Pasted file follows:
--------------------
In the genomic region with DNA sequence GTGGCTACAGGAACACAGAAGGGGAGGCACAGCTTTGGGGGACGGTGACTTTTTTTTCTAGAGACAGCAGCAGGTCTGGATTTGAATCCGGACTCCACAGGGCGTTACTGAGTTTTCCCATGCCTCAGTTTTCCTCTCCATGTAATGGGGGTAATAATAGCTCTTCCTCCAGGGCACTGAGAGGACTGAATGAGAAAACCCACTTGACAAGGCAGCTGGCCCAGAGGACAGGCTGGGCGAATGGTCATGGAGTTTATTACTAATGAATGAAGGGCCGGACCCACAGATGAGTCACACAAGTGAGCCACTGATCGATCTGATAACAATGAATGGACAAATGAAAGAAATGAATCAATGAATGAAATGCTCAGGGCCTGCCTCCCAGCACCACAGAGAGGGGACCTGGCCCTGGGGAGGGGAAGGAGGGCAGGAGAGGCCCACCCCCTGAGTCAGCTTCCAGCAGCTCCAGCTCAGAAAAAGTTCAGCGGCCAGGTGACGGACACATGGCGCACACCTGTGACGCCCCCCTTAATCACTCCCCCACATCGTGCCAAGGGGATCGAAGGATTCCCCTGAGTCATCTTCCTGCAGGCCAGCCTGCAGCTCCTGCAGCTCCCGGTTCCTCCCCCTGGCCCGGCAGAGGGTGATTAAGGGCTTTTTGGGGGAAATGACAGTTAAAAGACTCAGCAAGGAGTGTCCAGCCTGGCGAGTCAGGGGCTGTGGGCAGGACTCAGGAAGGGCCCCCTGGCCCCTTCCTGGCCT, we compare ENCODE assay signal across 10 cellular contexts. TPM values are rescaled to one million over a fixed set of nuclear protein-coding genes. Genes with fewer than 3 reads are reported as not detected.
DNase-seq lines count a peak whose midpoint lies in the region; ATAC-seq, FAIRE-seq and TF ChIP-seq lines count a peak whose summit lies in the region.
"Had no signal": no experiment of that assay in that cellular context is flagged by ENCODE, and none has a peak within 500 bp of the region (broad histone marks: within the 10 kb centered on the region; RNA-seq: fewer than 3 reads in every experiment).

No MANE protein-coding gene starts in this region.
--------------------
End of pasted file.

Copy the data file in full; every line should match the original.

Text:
In the genomic region with DNA sequence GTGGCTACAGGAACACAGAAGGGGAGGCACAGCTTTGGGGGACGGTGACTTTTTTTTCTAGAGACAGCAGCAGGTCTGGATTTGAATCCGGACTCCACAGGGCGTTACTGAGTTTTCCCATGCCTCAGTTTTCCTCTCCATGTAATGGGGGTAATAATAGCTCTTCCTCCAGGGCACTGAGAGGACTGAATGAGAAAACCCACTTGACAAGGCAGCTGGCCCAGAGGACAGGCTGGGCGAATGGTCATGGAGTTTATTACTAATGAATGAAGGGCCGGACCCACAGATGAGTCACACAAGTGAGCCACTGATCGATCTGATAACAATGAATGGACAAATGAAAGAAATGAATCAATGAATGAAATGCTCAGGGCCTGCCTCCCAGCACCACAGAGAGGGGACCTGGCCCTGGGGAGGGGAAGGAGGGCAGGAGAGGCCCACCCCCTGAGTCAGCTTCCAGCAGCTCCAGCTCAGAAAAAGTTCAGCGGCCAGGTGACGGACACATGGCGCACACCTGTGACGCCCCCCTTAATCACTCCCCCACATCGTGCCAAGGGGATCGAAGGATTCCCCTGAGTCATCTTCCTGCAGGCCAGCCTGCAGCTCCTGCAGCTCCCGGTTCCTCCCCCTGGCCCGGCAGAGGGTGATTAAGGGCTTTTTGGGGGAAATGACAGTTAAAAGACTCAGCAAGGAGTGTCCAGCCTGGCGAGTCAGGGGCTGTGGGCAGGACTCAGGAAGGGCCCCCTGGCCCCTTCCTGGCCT, we compare ENCODE assay signal across 10 cellular contexts. TPM values are rescaled to one million over a fixed set of nuclear protein-coding genes. Genes with fewer than 3 reads are reported as not detected.
DNase-seq lines count a peak whose midpoint lies in the region; ATAC-seq, FAIRE-seq and TF ChIP-seq lines count a peak whose summit lies in the region.
"Had no signal": no experiment of that assay in that cellular context is flagged by ENCODE, and none has a peak within 500 bp of the region (broad histone marks: within the 10 kb centered on the region; RNA-seq: fewer than 3 reads in every experiment).

No MANE protein-coding gene starts in this region.